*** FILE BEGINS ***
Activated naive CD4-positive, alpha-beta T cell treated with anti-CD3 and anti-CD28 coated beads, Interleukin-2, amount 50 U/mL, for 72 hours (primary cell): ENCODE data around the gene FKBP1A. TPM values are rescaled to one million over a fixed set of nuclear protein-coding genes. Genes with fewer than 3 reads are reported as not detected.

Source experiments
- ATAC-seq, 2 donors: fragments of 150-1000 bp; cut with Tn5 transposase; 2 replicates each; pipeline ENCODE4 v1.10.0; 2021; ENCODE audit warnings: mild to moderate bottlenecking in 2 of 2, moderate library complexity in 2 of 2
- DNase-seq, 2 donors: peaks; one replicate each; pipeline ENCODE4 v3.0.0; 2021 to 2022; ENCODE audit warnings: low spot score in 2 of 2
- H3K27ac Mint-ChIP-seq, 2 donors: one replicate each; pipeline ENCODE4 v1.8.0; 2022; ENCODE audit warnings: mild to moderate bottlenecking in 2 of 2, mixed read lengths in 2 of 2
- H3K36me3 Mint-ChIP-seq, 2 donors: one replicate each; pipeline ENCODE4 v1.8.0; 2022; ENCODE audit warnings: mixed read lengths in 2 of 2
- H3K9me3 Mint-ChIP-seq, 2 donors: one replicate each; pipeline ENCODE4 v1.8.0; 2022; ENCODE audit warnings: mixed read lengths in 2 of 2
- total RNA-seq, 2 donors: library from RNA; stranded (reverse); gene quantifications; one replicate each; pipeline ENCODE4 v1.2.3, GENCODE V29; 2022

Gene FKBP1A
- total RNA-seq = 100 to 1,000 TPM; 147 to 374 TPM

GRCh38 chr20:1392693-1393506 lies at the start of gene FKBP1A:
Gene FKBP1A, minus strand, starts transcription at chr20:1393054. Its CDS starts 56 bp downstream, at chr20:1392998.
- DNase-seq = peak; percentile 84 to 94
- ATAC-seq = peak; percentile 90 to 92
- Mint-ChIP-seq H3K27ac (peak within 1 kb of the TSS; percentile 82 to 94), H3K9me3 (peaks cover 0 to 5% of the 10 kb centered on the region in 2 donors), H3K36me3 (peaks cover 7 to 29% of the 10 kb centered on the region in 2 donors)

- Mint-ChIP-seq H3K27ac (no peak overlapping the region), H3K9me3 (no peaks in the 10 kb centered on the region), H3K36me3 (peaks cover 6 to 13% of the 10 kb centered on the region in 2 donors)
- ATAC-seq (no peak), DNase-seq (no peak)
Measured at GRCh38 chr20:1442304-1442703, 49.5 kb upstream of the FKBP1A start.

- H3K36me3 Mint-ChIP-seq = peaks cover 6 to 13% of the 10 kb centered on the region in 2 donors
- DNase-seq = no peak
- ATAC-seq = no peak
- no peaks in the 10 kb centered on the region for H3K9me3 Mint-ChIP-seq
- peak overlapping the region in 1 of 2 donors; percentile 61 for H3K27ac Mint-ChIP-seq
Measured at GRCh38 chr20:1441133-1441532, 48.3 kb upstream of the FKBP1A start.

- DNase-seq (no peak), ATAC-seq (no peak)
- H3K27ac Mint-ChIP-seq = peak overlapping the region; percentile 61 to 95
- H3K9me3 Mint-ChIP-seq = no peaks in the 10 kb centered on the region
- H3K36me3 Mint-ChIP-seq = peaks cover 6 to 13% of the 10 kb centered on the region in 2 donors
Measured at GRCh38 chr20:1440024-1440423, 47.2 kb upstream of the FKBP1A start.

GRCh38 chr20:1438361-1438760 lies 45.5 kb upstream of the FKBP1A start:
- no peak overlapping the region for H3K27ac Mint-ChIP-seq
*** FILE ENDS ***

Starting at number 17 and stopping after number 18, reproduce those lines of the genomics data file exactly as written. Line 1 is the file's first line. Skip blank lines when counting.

- ATAC-seq (no peak), DNase-seq (no peak)
Measured at GRCh38 chr20:1442304-1442703, 49.5 kb upstream of the FKBP1A start.